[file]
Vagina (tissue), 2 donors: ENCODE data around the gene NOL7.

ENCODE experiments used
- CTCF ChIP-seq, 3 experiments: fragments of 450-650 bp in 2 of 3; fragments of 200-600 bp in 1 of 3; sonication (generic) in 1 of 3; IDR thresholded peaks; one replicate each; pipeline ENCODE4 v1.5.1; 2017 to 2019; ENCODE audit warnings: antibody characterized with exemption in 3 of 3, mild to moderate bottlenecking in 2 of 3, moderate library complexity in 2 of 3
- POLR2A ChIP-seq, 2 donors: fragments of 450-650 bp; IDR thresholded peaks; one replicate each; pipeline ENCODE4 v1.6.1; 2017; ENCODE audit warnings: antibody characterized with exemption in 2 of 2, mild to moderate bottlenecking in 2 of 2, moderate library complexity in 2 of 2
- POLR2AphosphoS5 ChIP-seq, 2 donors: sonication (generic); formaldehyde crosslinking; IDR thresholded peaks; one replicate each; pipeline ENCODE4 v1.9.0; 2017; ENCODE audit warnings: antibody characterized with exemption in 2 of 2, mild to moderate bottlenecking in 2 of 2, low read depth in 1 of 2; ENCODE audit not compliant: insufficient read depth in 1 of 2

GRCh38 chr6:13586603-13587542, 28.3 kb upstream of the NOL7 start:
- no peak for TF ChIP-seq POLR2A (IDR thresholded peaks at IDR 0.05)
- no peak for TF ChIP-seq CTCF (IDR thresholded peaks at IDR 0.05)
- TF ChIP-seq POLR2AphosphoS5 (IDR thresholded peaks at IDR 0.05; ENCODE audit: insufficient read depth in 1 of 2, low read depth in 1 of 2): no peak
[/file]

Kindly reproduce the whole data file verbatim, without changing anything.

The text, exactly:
Vagina (tissue), 2 donors: ENCODE data around the gene NOL7.

ENCODE experiments used
- CTCF ChIP-seq, 3 experiments: fragments of 450-650 bp in 2 of 3; fragments of 200-600 bp in 1 of 3; sonication (generic) in 1 of 3; IDR thresholded peaks; one replicate each; pipeline ENCODE4 v1.5.1; 2017 to 2019; ENCODE audit warnings: antibody characterized with exemption in 3 of 3, mild to moderate bottlenecking in 2 of 3, moderate library complexity in 2 of 3
- POLR2A ChIP-seq, 2 donors: fragments of 450-650 bp; IDR thresholded peaks; one replicate each; pipeline ENCODE4 v1.6.1; 2017; ENCODE audit warnings: antibody characterized with exemption in 2 of 2, mild to moderate bottlenecking in 2 of 2, moderate library complexity in 2 of 2
- POLR2AphosphoS5 ChIP-seq, 2 donors: sonication (generic); formaldehyde crosslinking; IDR thresholded peaks; one replicate each; pipeline ENCODE4 v1.9.0; 2017; ENCODE audit warnings: antibody characterized with exemption in 2 of 2, mild to moderate bottlenecking in 2 of 2, low read depth in 1 of 2; ENCODE audit not compliant: insufficient read depth in 1 of 2

GRCh38 chr6:13586603-13587542, 28.3 kb upstream of the NOL7 start:
- no peak for TF ChIP-seq POLR2A (IDR thresholded peaks at IDR 0.05)
- no peak for TF ChIP-seq CTCF (IDR thresholded peaks at IDR 0.05)
- TF ChIP-seq POLR2AphosphoS5 (IDR thresholded peaks at IDR 0.05; ENCODE audit: insufficient read depth in 1 of 2, low read depth in 1 of 2): no peak